The first time I walked into Jackson’s, I was instantly reminded of Disney World. That’s not the usual way someone starts off a favorable restaurant review, I know, but bear with me, because it will make sense in a moment.
In the middle of Edinburgh’s tourist heartland, halfway down the infamous Royal Mile, buried deep among the uber-kitsch souvenir shops and bagpipe-wielding street musicians, there is a little underground restaurant that by all appearances, seems to be there solely to cash in on the tourist trade as well. You descend some claustrophobic steps into a basement room where the gaudiness of it all threatens to overwhelm you: heavy throne-like wooden chairs, lamps in the shape of torches on the walls, bunches of dried thistles and tapestries depicting scenes of medieval Scottish life decorate your dining nook. The waistcoated waitstaff seem to have been given an extra lesson is graciousness before you arrive, humbly thanking you for everything you let them do (‘May I refill your wineglasses? Thank you very much indeed, Ma’am, Sir’). There’s no Braveheart soundtrack playing on the stereo, thankfully, but there is Dean Martin on endless repeat. If Walt Disney had included Scotland in his World Showcase at Epcot Center – you know, the place with the little pavilions from different countries that try to cram as many clichés as possible into the space of a basketball court – this would be Scotland’s restaurant.
If you have been to Epcot Center, or better yet if you’ve actually eaten at any of the restaurants in the World Showcase, you’ll know that just because it’s awash in Disney syrup doesn’t mean it doesn’t serve good food. For example, in France (that’s Disney France, I mean), the Chefs de France and Bistro de Paris restaurants are co-owned by Paul Bocuse, Gaston Lenôtre and Roger Vergé, the godfathers of haute cuisine. I had the best Chiles en Nogada and Mole Poblano of my life in the Mexican pyramid pavilion, which boasts a fantastic restaurant called
Jackson’s Interior the San Angel Inn. I can imagine that Scotland’s restaurant would be no different, if it existed – along with all the bagpipes, thistles and overdone accents, you would be served some pretty decent food. And such is the case at Jackson’s, only you don’t have to travel to Florida to experience it.
We found ourselves in Jackson’s for lunch last week, lured in by their seemingly amazing lunchtime offer of three courses for a mere £13. I had eaten at Jackson’s once before, treated by a colleague of my mother’s, and we had a delicious albeit pricy dinner. The food had been sumptuous and exciting – I had a duck and pink peppercorn terrine with blood orange sauce as my first course, and possibly the best filet mignon of my life which was served with a roquefort-port wine sauce so good I ended up eating it with a spoon. I believe the bill came to over £100, though I politely didn’t ask for specifics. This time we went there for the acid test, however – there are a lot of restaurants that offer good food for dinner and good deals on lunch, but not many that please you equally no matter what time you go or how much you spend. Luckily, we needn’t have worried.
The low-price lunch menu offers three to four choices per course, which represent a nice variety of ingredients and preparations. I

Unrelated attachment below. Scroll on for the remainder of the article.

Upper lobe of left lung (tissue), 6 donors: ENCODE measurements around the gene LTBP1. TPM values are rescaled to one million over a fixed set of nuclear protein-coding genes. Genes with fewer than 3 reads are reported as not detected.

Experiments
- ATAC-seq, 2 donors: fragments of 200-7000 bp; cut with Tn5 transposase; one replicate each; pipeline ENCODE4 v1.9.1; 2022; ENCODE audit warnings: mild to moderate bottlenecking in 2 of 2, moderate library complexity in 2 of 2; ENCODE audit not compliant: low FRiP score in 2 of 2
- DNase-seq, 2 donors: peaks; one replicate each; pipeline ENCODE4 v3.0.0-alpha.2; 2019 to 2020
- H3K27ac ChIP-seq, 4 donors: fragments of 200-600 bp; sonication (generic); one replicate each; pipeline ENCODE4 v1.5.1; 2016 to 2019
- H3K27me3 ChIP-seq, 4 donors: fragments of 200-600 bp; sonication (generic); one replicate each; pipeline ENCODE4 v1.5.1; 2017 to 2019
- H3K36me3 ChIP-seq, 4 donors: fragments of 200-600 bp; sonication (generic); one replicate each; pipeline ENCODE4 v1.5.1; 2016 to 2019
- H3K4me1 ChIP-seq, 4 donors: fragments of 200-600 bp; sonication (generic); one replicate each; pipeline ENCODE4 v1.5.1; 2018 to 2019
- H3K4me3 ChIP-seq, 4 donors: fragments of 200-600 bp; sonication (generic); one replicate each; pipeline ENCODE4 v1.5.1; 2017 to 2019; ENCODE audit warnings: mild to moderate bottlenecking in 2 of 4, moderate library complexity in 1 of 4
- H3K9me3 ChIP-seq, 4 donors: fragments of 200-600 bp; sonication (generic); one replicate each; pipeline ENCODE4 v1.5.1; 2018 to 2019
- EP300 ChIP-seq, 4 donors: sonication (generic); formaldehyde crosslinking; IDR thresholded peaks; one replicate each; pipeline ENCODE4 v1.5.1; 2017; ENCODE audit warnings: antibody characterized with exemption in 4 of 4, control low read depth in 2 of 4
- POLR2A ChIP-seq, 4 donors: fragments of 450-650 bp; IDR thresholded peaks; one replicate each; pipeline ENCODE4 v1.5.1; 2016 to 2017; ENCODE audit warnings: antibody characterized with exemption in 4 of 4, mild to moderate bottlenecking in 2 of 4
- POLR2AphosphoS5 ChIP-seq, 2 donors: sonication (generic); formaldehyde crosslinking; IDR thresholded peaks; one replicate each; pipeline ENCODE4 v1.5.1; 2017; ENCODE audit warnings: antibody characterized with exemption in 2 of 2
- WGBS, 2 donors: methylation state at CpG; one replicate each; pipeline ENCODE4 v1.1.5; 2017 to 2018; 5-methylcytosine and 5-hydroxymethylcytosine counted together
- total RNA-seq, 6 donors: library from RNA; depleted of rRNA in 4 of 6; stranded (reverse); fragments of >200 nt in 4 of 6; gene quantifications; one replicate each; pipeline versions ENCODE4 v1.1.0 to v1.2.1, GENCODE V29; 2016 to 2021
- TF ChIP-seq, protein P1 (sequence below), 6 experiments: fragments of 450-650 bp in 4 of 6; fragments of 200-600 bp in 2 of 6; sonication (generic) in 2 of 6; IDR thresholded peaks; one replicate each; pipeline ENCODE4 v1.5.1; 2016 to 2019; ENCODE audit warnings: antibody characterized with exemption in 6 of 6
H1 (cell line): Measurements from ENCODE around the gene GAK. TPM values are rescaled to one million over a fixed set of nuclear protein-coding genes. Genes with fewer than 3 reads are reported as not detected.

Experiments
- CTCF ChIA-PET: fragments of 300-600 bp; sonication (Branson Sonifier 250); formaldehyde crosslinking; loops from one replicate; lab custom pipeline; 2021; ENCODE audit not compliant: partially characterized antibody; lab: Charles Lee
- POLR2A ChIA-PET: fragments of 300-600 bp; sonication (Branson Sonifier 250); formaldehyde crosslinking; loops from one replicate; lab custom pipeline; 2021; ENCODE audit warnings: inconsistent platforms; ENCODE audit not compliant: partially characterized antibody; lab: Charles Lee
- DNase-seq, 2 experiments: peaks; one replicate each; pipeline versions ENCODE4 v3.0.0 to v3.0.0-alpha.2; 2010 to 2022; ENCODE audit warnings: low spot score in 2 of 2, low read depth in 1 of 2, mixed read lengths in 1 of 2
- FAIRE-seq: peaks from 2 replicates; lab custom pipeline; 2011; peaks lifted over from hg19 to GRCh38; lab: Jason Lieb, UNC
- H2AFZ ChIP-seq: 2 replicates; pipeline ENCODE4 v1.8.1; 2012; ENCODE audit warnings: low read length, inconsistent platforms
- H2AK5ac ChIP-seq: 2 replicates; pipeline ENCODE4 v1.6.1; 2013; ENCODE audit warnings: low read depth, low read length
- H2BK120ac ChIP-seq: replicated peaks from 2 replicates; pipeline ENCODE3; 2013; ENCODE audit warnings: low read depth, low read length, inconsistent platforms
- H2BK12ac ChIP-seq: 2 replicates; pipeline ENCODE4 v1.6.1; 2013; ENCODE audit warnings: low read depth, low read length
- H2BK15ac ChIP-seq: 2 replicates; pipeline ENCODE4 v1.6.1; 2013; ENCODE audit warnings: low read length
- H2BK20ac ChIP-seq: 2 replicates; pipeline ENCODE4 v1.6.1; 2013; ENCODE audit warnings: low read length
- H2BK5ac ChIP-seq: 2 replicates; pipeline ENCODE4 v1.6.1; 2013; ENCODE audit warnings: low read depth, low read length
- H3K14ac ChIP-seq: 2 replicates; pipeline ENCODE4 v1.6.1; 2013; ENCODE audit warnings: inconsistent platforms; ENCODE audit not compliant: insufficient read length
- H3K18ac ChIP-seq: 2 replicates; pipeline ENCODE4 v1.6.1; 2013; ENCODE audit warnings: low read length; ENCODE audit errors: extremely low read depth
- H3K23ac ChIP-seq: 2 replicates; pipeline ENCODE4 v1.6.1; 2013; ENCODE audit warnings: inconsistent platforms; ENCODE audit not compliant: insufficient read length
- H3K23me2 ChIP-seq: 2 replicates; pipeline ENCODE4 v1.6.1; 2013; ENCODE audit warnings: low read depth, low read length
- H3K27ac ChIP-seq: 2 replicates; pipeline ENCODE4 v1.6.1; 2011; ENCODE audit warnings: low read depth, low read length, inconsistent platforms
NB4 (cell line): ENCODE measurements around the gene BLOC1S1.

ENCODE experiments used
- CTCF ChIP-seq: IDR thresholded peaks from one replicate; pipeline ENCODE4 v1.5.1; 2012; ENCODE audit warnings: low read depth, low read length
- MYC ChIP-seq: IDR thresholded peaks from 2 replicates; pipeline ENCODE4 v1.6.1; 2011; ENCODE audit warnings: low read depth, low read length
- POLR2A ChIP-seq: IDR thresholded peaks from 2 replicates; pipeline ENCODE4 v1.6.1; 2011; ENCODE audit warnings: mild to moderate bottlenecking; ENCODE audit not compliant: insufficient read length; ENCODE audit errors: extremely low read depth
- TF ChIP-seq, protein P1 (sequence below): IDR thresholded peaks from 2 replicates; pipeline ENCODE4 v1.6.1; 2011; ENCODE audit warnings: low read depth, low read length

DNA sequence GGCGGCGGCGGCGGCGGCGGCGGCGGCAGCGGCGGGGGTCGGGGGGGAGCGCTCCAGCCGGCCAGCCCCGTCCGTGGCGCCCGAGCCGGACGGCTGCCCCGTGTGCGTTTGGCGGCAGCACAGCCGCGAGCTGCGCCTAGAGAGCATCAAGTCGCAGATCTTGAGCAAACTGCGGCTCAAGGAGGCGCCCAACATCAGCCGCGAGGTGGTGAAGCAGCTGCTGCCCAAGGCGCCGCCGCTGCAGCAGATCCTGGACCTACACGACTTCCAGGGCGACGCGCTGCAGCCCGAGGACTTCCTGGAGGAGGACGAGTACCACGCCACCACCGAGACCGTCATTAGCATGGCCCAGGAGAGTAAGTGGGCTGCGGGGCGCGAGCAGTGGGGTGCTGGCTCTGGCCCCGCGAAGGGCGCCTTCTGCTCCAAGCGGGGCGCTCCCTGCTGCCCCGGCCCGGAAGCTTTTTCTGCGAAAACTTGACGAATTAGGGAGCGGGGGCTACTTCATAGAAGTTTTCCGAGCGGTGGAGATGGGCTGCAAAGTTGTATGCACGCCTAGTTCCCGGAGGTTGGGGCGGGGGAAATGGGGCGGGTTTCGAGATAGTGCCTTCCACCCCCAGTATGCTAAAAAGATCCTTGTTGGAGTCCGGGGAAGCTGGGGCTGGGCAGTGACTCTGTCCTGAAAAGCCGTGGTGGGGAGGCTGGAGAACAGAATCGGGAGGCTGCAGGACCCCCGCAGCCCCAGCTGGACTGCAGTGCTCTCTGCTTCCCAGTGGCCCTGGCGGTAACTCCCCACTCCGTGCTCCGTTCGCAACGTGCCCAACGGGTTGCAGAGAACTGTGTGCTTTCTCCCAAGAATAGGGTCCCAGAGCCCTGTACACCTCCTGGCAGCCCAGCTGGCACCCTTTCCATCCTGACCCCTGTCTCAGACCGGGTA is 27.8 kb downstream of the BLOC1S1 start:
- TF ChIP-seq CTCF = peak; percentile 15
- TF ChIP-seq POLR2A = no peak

Smoked Trout Mousse chose a smoked trout mousse for my first course, and Manuel had smoked venison fillet atop a bed of beetroot salad. The mousse was exceptional, much better than I anticipated – the fish flavor was savory and smoky but
Smoked Venison Saladnot overpowering; the mousse itself was light and creamy and had a complex harmony of fresh herbs and pungent garlic, and it was nestled atop oven-dried tomato halves, whose sweetness perfectly complimented the savory mousse. Manuel’s venison was also delicious and tender, though I could have had some slightly clearer flavors in the accompanying salad.
As a main course, I chose a roasted chicken supreme (breast plus wing) atop a haggis cake, served with a grainy mustard sauce. Manuel chose a pasta with beef filet and peppercorn sauce. Every component of my chicken was absolutely superb – the chicken was perfectly cooked and succulent, the
Chicken and Haggis Cake skin was crispy and well-seasoned, the sauce was piquant and creamy, and the haggis…oh the haggis! I’ve never had haggis like that – large chunks of vegetables and meat (what kind of meat? I prefer not to go there…) nestled in savory oat mash, and everything just so, well, tasty. Manuel also made grunts of
Beef & Peppercorn Pastahappiness over his pasta, which at first seemed a little out of character for the rest of the menu, but fit the standards well in terms of sheer flavor.
The food being so delicious excused the fact that the portions were a bit on the small side, and as a result I certainly had room for desse
rt. I was in a fruity mood and ordered a passionfruit pavolva with vanilla-pod ice cream and passionfruit sauce; however they had just run out and I had to settle for a Drambuie creme brulee. It was good, but not the highlight – the costs being equal, I would definitely go for one of their fancier concoctions next time. Manuel, stuffed on pasta, was happy with a whisky, and he was spoiled for choice. We lingered over our bottle of house wine (an above-standard Chilean
Drambuie Creme Brulee Cabernet Sauvignon) before leaving – the atmosphere, though jarring at first, had a way of seducing us into sleepy contentment and wisely no one rushed us out the door back into the tourist madness above. In fact, our waiter seemed so sad to see us go that he asked us when we’d be back. ‘Soon’, I promised, ‘very soon’.
The Bill: For two lunch menus, a bottle of house wine, a whisky, coffees and tip: £46.
Reservations: A good idea for weekend dinners, or anytime during the Festival in August.
209 High Street
The Royal Mile
Tel: 0131 225 1793